On the Verge

The first draft of the final document of the Synod on Youth is being given to the bishops today – many of you may already know something about that by the time you read this, given the six-hour time difference between Rome and the East Coast of America. As I write, I don’t yet.

Italian journalists with long experience here say to expect a relatively uncontroversial text – on the surface. It will, they say, include ambiguous language about LGBTs designed not to provoke too strong a reaction, but formulations that can be turned in several desired directions in the future.

This seems only too likely. And that’s why the bishops who truly get what’s going on must push strongly for language that allows for no blurring of Catholic teaching, explicit or implicit, anywhere in the final document.

The synod fathers were on a kind of brief vacation Monday and will be back in session reading this text and proposing changes Tuesday and Wednesday. Their proposed changes will then be incorporated, or not, by the committee doing the writing of a second draft later in the week and finally voted on Saturday. Or at least that’s the schedule – which Pope Francis can always decide to change – as Paolo Ruffini, prefect of the Communications Office of the Holy See, regularly reminds audiences.

We can’t yet know, of course, what the draft will say, but we can make informed guesses on the basis of the few things we have seen at recent briefings. For example, on Saturday, Diane Montagna of LifeSite News asked three English-speaking bishops (Cardinal Cupich of Chicago, Cardinal Rabat of Papua New Guinea, and Archbishop Comensoli of Melbourne)  a perfectly reasonable – and perfectly clear – question.

Are you distinguishing, on the one hand, between “welcoming and accepting and including” people who are same-sex attracted as persons, who like all persons deserve our respect and goodwill, and on the other hand, are you making it clear, as the Catechism does, that homosexual orientation, let alone behavior, is not being “welcomed”? Especially since young people want the truth.

You would think that this is something any Catholic bishop, archbishop, or cardinal could answer in a couple of words: Of course, yes. You can watch the reaction here (after the 40:00 mark), in which Archbishop Comensoli goes through a roundabout way of saying we are all sinners on a pilgrimage to the foot of the Cross. Well, yes, of course, but that’s not exactly what’s being questioned at the moment.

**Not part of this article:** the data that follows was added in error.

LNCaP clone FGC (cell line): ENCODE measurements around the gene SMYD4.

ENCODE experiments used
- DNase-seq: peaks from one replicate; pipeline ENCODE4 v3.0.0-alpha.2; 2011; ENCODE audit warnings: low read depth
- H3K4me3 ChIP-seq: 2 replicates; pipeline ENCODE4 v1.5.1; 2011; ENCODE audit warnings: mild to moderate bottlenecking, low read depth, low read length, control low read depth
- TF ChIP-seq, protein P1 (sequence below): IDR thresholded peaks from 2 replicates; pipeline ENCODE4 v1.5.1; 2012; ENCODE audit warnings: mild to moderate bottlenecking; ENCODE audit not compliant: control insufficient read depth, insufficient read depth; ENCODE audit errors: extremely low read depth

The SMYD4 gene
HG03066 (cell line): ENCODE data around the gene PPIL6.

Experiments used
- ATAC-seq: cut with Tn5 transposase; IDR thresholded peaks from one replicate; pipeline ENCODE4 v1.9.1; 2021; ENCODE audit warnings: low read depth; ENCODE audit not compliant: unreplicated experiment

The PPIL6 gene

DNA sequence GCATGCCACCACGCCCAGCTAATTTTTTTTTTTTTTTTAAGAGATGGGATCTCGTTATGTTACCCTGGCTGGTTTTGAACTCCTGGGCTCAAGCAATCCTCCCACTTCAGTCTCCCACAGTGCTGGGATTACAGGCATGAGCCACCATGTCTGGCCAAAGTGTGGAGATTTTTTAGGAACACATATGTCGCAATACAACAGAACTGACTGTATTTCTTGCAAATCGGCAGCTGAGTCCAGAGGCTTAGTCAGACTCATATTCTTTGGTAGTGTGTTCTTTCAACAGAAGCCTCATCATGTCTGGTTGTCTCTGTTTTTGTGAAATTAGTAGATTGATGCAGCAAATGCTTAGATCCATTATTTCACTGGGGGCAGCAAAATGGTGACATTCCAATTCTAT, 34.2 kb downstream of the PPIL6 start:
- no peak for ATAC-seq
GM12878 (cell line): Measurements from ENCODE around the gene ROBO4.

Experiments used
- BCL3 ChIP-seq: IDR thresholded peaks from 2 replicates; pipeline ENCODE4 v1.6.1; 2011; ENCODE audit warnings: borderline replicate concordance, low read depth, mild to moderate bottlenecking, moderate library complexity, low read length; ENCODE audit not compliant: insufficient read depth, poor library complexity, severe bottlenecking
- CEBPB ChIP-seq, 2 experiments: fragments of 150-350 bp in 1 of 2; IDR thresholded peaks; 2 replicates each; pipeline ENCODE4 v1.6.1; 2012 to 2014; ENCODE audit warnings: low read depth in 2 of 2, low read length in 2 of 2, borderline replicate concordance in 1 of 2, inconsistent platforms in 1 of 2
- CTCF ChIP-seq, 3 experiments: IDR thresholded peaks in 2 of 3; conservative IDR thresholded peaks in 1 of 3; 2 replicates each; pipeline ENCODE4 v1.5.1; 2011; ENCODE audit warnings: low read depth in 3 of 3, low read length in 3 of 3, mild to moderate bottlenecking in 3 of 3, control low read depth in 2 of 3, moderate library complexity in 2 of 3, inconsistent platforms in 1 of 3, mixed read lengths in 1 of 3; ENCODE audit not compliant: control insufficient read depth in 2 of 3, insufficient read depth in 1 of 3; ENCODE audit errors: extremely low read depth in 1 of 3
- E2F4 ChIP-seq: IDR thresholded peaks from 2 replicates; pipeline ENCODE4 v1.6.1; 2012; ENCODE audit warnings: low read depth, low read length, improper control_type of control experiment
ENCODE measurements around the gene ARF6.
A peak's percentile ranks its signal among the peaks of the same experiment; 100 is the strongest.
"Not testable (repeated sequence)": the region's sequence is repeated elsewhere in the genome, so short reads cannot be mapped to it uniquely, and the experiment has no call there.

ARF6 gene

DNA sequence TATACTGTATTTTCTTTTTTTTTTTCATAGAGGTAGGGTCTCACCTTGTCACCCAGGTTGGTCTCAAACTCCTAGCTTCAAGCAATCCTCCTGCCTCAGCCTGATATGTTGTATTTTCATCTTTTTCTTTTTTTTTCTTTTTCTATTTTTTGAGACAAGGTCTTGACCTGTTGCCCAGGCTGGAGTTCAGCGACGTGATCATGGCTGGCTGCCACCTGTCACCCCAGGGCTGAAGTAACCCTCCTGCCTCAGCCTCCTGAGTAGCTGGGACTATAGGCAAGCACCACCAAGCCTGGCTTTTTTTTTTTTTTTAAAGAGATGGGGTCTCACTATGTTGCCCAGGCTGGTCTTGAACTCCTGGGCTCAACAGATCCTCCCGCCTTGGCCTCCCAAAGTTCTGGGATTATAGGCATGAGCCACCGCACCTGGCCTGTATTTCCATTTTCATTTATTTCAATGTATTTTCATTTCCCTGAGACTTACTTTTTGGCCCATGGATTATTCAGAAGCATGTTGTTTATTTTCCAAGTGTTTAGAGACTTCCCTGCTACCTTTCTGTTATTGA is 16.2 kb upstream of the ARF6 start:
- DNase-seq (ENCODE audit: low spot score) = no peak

Cardinal Cupich gave an even more puzzling response that we have to be sure “not to place obstacles” to the workings “of God’s grace.” Presumably, this means that you don’t simply, and obstinately, repeat Church teaching and neglect real human engagement with people who are same-sex attracted, but are also seeking Jesus Christ.

But this is only to say that, when dealing with someone who’s searching, you shouldn’t be a jerk. No argument there, of course. But it’s a real question whether it may also be an obstacle to the working of grace not to urgently – also sensitively, if you will – convey to the same-sex attracted or to anyone how serious all sin is.

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There’s something in this “accompanying” that in one way is what the Church has always done – reaching out to all of us as we return again and again to confess, repent, make a firm resolution to avoid future sin.

But in another way, there’s something else being introduced here. Sure the Church wants to walk on a pilgrimage with God’s people, which means dealing with sinners who progress and relapse. But if there’s no sense of urgency and the pilgrimage begins to stretch out seemingly without limit, maybe the real call of the Gospel is not being proposed.

Besides, as the wisdom of all good theology and even pagan philosophy reminds us, none of us knows the hour of our death.

Asking for a real decision – here and now – may be a more merciful and compassionate, even more realistic and essential, than an obstacle.

It’s fair to speculate that we’ll see some attempt to get non-committal, open-ended language like this into the first draft. Amoris laetitia has already given us the example for it, the “walking with” people in second marriages and the half-expressed change in teaching that it’s going to be fine for everyone to receive the sacraments even though there is no intention to change a sinful life.

For multiple reasons, our time finds it particularly difficult to make traditional moral affirmations about homosexuality. The ashes of Matthew Shephard, a homosexual prostitute and drug dealer who was horribly murdered in Wyoming years ago, but has been falsely mythologized as a gay saint, will be interred at the National Cathedral in Washington D.C. this week. The Episcopal Church is quite lost at present, in many ways, not least in trying to normalize and celebrate and even sacralize what until recently that church regarded as sin.

And even American Evangelicals have been affected. Evangelicals have been poorly educated in their churches lately and are now confused about many core Christian beliefs, as a study released in the past week by an evangelical outfit has discovered. But the largest shift in attitudes has occurred over homosexuality. Around half of evangelicals say they believe that “The Bible’s condemnation of homosexual behavior doesn’t apply today.”

The Catholic embrace of both faith and reason, Scripture and tradition, has long been a point of pride about how we differ from other faith groups, especially when they become unmoored, and go along with wherever the culture, often a decidedly non-Christian culture, is going.

We will see in the next few days how such things stand among the gathered bishops.

 

*Image: Landscape with Sodom on Fire, c. 1535 [Muzeum Narodowe w Warszawie, Warsaw]

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